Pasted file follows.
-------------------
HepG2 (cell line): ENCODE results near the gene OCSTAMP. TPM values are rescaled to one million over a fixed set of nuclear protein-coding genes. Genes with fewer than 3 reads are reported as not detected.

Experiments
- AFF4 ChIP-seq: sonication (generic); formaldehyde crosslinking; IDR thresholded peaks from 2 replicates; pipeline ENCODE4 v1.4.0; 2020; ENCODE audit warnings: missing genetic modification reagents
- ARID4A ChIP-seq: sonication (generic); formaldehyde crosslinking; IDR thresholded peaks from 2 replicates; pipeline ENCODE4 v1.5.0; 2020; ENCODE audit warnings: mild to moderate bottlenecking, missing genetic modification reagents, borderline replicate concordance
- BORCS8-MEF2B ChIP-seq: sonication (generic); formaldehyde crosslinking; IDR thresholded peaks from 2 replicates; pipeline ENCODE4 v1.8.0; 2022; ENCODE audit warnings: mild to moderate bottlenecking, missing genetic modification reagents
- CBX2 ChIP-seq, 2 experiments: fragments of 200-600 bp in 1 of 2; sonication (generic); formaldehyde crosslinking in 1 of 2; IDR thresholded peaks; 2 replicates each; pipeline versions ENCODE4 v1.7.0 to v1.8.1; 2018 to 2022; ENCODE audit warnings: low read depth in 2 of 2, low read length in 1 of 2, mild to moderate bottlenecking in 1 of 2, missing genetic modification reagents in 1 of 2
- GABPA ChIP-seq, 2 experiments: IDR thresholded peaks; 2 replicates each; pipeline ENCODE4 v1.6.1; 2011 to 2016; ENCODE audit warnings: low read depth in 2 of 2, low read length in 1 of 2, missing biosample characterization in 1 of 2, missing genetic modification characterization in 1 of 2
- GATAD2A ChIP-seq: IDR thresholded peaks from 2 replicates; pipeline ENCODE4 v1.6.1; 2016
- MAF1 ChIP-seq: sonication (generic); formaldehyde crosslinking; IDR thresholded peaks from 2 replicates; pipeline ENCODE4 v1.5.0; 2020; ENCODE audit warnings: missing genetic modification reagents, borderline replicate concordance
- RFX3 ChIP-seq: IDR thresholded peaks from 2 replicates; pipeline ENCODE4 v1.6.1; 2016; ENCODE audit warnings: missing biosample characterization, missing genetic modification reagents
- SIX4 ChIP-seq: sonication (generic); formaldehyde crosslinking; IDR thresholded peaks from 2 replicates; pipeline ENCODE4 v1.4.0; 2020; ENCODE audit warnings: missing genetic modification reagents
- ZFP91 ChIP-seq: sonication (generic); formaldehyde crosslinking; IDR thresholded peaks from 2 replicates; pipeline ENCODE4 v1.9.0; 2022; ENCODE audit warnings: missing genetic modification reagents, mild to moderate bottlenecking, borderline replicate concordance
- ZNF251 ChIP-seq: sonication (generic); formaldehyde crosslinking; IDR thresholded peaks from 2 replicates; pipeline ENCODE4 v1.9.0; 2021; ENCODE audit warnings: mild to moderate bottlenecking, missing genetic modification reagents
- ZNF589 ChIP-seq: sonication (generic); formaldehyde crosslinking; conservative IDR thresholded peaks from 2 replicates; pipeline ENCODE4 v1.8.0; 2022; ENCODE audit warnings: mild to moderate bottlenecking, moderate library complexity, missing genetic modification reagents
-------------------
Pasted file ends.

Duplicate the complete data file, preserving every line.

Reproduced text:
HepG2 (cell line): ENCODE results near the gene OCSTAMP. TPM values are rescaled to one million over a fixed set of nuclear protein-coding genes. Genes with fewer than 3 reads are reported as not detected.

Experiments
- AFF4 ChIP-seq: sonication (generic); formaldehyde crosslinking; IDR thresholded peaks from 2 replicates; pipeline ENCODE4 v1.4.0; 2020; ENCODE audit warnings: missing genetic modification reagents
- ARID4A ChIP-seq: sonication (generic); formaldehyde crosslinking; IDR thresholded peaks from 2 replicates; pipeline ENCODE4 v1.5.0; 2020; ENCODE audit warnings: mild to moderate bottlenecking, missing genetic modification reagents, borderline replicate concordance
- BORCS8-MEF2B ChIP-seq: sonication (generic); formaldehyde crosslinking; IDR thresholded peaks from 2 replicates; pipeline ENCODE4 v1.8.0; 2022; ENCODE audit warnings: mild to moderate bottlenecking, missing genetic modification reagents
- CBX2 ChIP-seq, 2 experiments: fragments of 200-600 bp in 1 of 2; sonication (generic); formaldehyde crosslinking in 1 of 2; IDR thresholded peaks; 2 replicates each; pipeline versions ENCODE4 v1.7.0 to v1.8.1; 2018 to 2022; ENCODE audit warnings: low read depth in 2 of 2, low read length in 1 of 2, mild to moderate bottlenecking in 1 of 2, missing genetic modification reagents in 1 of 2
- GABPA ChIP-seq, 2 experiments: IDR thresholded peaks; 2 replicates each; pipeline ENCODE4 v1.6.1; 2011 to 2016; ENCODE audit warnings: low read depth in 2 of 2, low read length in 1 of 2, missing biosample characterization in 1 of 2, missing genetic modification characterization in 1 of 2
- GATAD2A ChIP-seq: IDR thresholded peaks from 2 replicates; pipeline ENCODE4 v1.6.1; 2016
- MAF1 ChIP-seq: sonication (generic); formaldehyde crosslinking; IDR thresholded peaks from 2 replicates; pipeline ENCODE4 v1.5.0; 2020; ENCODE audit warnings: missing genetic modification reagents, borderline replicate concordance
- RFX3 ChIP-seq: IDR thresholded peaks from 2 replicates; pipeline ENCODE4 v1.6.1; 2016; ENCODE audit warnings: missing biosample characterization, missing genetic modification reagents
- SIX4 ChIP-seq: sonication (generic); formaldehyde crosslinking; IDR thresholded peaks from 2 replicates; pipeline ENCODE4 v1.4.0; 2020; ENCODE audit warnings: missing genetic modification reagents
- ZFP91 ChIP-seq: sonication (generic); formaldehyde crosslinking; IDR thresholded peaks from 2 replicates; pipeline ENCODE4 v1.9.0; 2022; ENCODE audit warnings: missing genetic modification reagents, mild to moderate bottlenecking, borderline replicate concordance
- ZNF251 ChIP-seq: sonication (generic); formaldehyde crosslinking; IDR thresholded peaks from 2 replicates; pipeline ENCODE4 v1.9.0; 2021; ENCODE audit warnings: mild to moderate bottlenecking, missing genetic modification reagents
- ZNF589 ChIP-seq: sonication (generic); formaldehyde crosslinking; conservative IDR thresholded peaks from 2 replicates; pipeline ENCODE4 v1.8.0; 2022; ENCODE audit warnings: mild to moderate bottlenecking, moderate library complexity, missing genetic modification reagents